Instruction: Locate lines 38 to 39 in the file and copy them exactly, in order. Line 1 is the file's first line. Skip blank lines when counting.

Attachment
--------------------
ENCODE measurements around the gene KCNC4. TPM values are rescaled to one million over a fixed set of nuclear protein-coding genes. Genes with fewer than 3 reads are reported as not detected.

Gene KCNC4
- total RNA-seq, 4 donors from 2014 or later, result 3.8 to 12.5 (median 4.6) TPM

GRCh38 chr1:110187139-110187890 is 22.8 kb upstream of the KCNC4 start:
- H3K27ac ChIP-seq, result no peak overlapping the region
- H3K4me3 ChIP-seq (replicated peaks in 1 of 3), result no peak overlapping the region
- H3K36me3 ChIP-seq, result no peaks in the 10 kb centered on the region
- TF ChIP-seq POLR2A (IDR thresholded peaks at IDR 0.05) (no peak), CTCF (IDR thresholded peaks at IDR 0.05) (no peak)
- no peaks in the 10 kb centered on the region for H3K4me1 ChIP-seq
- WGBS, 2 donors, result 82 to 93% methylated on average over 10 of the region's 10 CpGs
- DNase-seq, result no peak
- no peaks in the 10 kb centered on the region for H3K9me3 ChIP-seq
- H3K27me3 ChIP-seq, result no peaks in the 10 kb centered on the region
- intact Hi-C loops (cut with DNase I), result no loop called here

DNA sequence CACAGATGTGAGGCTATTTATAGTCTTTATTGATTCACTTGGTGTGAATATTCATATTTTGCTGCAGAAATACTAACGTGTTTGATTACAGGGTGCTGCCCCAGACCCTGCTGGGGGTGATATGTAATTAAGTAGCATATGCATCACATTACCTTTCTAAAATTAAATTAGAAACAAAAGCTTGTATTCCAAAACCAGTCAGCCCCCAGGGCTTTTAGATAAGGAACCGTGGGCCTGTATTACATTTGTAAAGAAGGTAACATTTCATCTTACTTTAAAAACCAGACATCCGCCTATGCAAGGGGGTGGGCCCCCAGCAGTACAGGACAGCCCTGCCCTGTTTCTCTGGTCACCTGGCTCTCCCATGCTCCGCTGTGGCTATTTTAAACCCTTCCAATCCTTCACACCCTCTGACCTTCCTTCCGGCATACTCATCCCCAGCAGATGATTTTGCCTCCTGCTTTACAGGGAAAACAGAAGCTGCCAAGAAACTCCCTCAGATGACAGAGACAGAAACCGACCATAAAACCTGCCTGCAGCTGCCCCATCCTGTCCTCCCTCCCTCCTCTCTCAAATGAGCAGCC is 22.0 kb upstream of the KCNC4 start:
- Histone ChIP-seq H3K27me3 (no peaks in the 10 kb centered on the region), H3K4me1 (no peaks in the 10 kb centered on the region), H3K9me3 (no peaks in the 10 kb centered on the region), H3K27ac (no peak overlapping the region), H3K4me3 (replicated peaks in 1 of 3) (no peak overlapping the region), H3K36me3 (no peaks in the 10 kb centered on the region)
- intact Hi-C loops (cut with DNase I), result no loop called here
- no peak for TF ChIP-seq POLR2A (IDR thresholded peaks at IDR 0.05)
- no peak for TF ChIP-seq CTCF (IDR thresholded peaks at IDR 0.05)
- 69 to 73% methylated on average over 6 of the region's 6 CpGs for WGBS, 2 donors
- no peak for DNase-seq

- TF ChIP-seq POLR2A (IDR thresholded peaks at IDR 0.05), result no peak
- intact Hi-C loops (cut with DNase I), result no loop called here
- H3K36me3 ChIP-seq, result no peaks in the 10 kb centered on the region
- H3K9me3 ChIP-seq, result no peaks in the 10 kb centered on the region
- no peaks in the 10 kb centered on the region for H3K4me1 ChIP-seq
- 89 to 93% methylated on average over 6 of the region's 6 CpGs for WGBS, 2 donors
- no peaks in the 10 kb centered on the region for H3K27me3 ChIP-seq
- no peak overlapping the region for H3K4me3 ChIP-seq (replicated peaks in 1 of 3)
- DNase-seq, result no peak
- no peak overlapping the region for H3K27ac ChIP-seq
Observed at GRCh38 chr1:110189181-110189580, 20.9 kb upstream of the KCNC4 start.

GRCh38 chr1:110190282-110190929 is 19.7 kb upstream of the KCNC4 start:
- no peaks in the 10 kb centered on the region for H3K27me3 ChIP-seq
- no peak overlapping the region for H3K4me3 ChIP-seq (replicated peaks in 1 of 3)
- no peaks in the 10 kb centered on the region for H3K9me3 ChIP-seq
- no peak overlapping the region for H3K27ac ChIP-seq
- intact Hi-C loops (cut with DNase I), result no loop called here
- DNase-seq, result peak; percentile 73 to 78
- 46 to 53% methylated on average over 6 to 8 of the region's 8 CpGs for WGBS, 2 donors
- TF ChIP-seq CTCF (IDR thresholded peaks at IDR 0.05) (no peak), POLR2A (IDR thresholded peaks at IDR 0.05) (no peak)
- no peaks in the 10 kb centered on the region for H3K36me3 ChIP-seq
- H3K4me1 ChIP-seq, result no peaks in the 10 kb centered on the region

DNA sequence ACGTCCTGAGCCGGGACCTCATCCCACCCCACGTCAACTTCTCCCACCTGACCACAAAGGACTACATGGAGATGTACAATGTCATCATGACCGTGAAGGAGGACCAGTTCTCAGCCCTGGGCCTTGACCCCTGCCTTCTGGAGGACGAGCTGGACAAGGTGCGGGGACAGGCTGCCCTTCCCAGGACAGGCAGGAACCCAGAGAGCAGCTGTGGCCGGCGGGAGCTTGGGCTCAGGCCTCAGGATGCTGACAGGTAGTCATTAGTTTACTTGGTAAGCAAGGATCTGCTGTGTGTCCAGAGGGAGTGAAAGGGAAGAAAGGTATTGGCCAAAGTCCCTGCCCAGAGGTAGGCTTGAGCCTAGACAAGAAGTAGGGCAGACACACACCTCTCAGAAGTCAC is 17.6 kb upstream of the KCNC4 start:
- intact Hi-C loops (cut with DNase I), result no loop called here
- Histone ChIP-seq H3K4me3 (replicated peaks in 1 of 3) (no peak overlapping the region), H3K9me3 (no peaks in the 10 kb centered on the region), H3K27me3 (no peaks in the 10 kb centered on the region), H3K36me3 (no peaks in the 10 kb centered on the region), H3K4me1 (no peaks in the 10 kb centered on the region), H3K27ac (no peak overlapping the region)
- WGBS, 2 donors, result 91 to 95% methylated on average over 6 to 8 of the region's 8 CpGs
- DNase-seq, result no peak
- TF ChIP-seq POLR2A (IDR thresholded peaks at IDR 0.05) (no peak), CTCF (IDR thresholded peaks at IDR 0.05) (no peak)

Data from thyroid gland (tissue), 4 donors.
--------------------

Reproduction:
- intact Hi-C loops (cut with DNase I), result no loop called here
- DNase-seq, result peak; percentile 73 to 78